Scientists at Oregon Health and Science University found that in Alzheimer’s disease and vascular dementia, immune cells in the brain die due to iron accumulation. The discovery will help develop new types of drugs against dementia. The results of the research were published in the journal Annals of Neurology.
Microglia are immune cells responsible for removing cellular waste and malfunctioning cells from the brain. One of its functions is to eliminate waste resulting from damage to myelin, which acts as a protective coating for nerve fibers.
In a new study, scientists examined the brain tissue of people who had suffered from dementia throughout their lives. They found that microglia were destroyed when stripped of their iron-rich myelin. Scientists believe microglial degeneration may be a factor in the more pronounced cognitive decline in patients with Alzheimer’s disease and vascular dementia.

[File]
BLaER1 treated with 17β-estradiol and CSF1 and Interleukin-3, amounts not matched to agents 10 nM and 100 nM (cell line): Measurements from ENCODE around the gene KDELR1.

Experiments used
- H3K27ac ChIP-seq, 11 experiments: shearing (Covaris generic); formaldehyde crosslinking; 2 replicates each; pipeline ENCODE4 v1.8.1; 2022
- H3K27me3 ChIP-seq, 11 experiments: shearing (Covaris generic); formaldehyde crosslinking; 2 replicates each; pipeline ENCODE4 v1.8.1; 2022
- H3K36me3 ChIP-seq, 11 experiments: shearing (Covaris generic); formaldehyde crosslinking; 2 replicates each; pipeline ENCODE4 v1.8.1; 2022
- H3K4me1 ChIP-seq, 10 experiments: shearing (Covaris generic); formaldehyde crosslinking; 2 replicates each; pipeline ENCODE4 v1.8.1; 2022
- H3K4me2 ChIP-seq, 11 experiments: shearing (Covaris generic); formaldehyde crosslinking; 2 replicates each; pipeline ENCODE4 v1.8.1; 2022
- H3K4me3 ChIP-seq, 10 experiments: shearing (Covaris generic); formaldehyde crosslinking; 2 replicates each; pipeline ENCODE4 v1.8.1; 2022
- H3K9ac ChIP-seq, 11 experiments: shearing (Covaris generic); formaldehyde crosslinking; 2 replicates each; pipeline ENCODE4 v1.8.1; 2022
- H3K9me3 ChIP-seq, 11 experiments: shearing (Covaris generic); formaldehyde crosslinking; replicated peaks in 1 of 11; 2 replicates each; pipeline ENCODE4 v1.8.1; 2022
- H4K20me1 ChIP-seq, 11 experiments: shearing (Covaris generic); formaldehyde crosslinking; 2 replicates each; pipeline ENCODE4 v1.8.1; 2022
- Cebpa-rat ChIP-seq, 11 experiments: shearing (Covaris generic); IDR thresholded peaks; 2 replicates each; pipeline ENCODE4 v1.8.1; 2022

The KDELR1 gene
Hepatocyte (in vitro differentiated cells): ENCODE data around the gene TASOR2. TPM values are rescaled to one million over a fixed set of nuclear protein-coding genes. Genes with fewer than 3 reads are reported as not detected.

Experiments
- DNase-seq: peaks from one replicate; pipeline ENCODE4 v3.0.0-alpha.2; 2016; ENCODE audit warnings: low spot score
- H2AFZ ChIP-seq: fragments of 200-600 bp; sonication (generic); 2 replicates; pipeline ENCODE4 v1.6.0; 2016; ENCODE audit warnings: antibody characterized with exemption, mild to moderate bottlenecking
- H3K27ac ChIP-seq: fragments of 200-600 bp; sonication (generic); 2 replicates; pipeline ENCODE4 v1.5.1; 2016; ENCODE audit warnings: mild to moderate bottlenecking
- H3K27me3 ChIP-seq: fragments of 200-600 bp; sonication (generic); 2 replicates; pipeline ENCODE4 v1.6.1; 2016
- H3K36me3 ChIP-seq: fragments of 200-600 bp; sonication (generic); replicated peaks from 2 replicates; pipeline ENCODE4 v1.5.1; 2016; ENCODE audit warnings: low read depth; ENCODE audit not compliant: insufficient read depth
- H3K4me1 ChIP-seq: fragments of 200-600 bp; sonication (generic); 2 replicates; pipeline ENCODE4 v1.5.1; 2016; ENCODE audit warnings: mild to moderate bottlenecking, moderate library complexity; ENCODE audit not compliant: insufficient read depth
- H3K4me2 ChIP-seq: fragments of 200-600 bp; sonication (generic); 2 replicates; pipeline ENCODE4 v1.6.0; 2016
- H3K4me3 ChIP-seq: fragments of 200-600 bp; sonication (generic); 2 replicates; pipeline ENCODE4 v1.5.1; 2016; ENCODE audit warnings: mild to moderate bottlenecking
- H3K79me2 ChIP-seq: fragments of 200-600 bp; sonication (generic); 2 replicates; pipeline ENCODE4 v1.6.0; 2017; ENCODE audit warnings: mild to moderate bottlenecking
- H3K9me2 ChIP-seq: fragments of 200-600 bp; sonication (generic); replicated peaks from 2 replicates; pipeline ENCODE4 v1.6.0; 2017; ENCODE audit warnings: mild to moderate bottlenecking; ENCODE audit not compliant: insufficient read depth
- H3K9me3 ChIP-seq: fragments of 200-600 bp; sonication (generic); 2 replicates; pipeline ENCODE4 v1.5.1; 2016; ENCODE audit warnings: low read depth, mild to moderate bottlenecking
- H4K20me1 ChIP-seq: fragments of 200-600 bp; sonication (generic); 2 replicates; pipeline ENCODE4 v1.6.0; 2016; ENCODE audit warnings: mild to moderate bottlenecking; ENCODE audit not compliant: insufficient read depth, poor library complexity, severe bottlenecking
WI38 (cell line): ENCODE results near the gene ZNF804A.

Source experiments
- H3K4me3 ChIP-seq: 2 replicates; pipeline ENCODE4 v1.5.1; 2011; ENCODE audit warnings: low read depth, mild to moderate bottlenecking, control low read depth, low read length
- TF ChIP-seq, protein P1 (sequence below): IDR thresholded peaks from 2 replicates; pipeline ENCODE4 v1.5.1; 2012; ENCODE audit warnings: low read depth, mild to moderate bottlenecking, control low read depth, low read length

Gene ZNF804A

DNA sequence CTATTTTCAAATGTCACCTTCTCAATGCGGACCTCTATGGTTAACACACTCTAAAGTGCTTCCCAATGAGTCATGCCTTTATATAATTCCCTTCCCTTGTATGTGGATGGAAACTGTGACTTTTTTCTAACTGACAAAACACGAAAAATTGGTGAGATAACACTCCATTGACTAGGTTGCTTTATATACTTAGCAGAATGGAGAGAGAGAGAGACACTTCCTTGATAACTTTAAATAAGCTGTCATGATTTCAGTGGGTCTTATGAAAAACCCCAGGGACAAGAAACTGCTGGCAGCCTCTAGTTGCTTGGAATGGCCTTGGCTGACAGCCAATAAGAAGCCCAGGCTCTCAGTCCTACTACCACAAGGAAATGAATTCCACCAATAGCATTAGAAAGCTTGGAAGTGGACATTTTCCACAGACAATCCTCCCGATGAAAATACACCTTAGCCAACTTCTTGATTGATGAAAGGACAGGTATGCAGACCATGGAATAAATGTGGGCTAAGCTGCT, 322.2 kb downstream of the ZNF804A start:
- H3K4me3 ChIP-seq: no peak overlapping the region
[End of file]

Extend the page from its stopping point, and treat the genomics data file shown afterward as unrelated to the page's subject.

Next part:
The authors noted that further research is needed to learn more about microglia function and develop drugs to protect it.
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